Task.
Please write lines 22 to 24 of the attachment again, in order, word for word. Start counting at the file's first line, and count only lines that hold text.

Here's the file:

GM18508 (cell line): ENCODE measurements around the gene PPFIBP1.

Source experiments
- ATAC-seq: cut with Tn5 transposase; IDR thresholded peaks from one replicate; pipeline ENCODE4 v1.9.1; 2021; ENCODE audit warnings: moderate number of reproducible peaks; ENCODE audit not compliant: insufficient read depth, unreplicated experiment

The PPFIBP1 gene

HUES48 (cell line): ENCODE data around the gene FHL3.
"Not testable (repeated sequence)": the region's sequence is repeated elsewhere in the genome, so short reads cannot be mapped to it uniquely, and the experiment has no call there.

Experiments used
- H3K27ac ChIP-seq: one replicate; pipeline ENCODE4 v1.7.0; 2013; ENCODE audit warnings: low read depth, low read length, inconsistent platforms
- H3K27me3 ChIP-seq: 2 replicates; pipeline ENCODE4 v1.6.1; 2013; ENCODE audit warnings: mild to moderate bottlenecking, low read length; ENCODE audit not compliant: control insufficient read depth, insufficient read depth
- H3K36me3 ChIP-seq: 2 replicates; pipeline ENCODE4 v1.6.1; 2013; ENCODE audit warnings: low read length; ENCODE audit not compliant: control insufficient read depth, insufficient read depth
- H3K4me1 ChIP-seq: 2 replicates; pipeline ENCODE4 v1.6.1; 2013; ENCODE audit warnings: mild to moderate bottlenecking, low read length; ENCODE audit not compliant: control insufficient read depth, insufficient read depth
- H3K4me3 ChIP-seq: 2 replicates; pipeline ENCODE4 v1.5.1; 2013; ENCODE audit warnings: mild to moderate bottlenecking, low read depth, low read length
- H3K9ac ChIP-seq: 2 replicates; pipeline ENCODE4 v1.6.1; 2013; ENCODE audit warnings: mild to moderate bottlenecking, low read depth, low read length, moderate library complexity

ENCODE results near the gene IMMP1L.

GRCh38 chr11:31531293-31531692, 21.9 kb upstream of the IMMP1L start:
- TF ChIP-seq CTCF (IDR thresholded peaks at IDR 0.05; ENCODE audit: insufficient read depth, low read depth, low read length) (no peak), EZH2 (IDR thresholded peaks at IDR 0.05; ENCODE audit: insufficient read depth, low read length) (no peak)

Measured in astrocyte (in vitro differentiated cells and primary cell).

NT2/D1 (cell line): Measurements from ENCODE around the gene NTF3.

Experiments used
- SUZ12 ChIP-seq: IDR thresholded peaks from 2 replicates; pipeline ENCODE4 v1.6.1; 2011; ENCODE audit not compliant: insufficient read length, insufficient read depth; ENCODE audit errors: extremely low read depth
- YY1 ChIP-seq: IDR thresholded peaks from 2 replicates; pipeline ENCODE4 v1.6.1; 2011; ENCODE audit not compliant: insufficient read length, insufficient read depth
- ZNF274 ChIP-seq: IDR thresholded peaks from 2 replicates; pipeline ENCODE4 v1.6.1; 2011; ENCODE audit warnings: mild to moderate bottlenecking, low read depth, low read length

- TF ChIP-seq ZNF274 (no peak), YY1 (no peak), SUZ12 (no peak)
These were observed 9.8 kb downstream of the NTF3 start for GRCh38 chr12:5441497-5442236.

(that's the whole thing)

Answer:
- ZNF274 ChIP-seq: IDR thresholded peaks from 2 replicates; pipeline ENCODE4 v1.6.1; 2011; ENCODE audit warnings: mild to moderate bottlenecking, low read depth, low read length

- TF ChIP-seq ZNF274 (no peak), YY1 (no peak), SUZ12 (no peak)
These were observed 9.8 kb downstream of the NTF3 start for GRCh38 chr12:5441497-5442236.